The first thing you should do is obtain a copy of your medical results. These are always available to you under the "Access to Information and Privacy Act". See http://www.cic.gc.ca/english/department/atip/requests-personal.asp
for information on how to request copies of those files. Because you are in Canada, there is no fee for submitting such a request.
Presumably, the time for you to challenge CIC's decision has now passed. That is unfortunate because it sounds to me like you could argue against their decision. The key seems to be the job duties described in the HRSDC listing for this NOC (http://www30.hrsdc.gc.ca/NOC/English/NOC/2006/QuickSearch.aspx?val65=6474
). While it does include "babysitters" it also includes "live-in caregiver" with different job requirements.
Thus, key in an application would be to ensure that your job duties correspond with those of the live-in caregiver/nanny class and not the "baby sitter" class. From your description of what you do, it certainly sounds like much more than the "baby sitter". However, you should also request your computer notes from Sydney because that will tell you why they rejected your application - that's the same privacy act request I mentioned earlier.
If the rejection was because the description of what you do was not consistent with the higher skill level classification (Nanny). There are some key differentiating factors, including:
Nannies care for children in the employer's residence and provide for their health and physical and social development. Parent's helpers assist parents with child-care and household duties. Nannies and parent's helpers are employed by private households, where they may also reside.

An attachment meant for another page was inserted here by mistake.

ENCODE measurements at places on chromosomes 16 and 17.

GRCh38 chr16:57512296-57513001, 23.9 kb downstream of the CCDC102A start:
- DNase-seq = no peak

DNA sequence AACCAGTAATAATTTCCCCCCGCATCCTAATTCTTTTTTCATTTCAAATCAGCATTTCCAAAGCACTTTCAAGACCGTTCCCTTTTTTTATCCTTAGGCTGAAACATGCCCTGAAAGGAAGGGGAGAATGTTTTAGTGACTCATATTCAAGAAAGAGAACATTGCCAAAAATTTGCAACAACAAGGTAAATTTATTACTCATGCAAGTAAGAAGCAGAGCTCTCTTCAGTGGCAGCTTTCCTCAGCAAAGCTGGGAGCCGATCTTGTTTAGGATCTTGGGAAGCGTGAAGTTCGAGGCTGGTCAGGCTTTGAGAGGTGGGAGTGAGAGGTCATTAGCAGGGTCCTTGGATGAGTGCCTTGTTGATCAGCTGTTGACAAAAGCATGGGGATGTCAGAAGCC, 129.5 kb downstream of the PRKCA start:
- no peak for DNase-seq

This sounds much more like what you described - and note that babysitters do not reside with the family. It may also help if you had applicable education, training in addition to your experience in providing such services in the past.
I take it that you did not apply in the live-in caregiver class, because such applications are processed through Vegreville according to http://www.cic.gc.ca/english/information/applications/live-in.asp
and it does not sound like you yet qualify for an application in that class. Still, it is something to keep in mind for the future.
Something else to consider: you may be able to find employment in your other field of expertise. Alberta in particular has a shortage of specific skills and in that case you will find employers more than willing to obtain an LMO, in which case you would have employment in your field that would also allow you to apply in the FSW category.
Now to try and answer your questions:
1, Can Canada Immigration withhold details of my failed medical, without informing me at any time?
No. You must request it, but they cannot generally withhold it from you (there are some instance in which they can, but they don't seem to apply here.)
2, When my 2 year work permit is about to expire, and my application for a further work permit is considered (My sister has assured me that she will require me for at least the next 4 years), will this mystery code for the failed medical rejection come back to haunt me...will i require a further medical?